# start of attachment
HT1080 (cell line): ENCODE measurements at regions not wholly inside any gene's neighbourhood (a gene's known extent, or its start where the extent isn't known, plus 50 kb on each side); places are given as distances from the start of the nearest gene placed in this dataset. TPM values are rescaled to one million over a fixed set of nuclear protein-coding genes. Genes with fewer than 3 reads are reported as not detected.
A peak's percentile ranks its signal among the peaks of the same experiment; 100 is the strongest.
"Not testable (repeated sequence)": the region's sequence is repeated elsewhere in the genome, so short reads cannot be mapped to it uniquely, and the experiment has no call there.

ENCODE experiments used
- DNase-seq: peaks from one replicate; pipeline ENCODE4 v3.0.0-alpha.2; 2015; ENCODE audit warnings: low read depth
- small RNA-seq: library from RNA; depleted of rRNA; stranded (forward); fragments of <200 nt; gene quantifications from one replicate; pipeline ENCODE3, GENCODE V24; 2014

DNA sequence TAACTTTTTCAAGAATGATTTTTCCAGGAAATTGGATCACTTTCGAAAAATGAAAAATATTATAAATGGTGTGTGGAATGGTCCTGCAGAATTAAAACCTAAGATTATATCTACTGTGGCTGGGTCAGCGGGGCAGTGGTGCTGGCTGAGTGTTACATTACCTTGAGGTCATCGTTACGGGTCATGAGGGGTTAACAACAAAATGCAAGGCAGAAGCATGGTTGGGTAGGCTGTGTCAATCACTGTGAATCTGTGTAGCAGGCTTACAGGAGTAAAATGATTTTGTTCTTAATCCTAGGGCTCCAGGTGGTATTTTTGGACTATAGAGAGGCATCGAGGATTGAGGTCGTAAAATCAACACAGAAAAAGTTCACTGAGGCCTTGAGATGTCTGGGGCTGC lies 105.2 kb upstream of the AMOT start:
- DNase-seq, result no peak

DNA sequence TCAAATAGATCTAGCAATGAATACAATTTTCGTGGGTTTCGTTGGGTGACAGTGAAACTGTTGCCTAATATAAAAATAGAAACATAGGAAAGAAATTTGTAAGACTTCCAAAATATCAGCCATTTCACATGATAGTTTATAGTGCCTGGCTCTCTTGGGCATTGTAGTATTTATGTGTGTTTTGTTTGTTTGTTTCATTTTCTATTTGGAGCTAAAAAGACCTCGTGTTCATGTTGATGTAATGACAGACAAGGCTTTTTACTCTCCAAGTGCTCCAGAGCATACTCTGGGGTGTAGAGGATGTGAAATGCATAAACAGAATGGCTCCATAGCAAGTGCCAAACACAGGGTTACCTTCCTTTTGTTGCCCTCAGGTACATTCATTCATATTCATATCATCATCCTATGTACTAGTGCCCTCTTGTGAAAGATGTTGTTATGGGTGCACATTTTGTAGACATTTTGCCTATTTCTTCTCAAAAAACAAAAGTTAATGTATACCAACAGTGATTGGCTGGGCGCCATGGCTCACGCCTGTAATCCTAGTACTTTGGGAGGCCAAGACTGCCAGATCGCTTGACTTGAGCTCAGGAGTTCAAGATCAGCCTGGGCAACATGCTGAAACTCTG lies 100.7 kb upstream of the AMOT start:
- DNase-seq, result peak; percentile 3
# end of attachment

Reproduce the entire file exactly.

HT1080 (cell line): ENCODE measurements at regions not wholly inside any gene's neighbourhood (a gene's known extent, or its start where the extent isn't known, plus 50 kb on each side); places are given as distances from the start of the nearest gene placed in this dataset. TPM values are rescaled to one million over a fixed set of nuclear protein-coding genes. Genes with fewer than 3 reads are reported as not detected.
A peak's percentile ranks its signal among the peaks of the same experiment; 100 is the strongest.
"Not testable (repeated sequence)": the region's sequence is repeated elsewhere in the genome, so short reads cannot be mapped to it uniquely, and the experiment has no call there.

ENCODE experiments used
- DNase-seq: peaks from one replicate; pipeline ENCODE4 v3.0.0-alpha.2; 2015; ENCODE audit warnings: low read depth
- small RNA-seq: library from RNA; depleted of rRNA; stranded (forward); fragments of <200 nt; gene quantifications from one replicate; pipeline ENCODE3, GENCODE V24; 2014

DNA sequence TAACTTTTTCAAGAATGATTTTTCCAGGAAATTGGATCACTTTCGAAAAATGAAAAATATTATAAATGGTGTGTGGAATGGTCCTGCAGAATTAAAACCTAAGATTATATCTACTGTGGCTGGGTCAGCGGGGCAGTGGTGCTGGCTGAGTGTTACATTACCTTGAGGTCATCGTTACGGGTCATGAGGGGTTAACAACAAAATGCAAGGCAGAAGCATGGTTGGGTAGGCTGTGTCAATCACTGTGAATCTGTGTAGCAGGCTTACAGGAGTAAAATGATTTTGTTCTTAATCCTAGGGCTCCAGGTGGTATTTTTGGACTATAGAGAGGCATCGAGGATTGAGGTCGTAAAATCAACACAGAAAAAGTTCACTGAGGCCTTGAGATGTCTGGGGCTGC lies 105.2 kb upstream of the AMOT start:
- DNase-seq, result no peak

DNA sequence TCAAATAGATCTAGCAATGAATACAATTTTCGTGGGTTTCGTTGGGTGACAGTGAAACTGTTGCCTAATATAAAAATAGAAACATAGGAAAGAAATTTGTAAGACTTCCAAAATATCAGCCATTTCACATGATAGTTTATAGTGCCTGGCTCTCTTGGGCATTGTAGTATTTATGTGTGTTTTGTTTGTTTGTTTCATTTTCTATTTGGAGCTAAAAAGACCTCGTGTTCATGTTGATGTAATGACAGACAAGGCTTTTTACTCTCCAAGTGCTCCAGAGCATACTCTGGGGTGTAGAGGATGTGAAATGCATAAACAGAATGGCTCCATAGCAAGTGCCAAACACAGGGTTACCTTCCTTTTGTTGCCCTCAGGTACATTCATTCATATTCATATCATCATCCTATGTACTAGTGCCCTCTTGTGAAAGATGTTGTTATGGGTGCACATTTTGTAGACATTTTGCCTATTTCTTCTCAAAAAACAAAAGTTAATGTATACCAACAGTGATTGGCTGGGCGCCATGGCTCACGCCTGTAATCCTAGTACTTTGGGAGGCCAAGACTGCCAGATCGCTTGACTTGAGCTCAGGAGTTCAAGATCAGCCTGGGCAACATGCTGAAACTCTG lies 100.7 kb upstream of the AMOT start:
- DNase-seq, result peak; percentile 3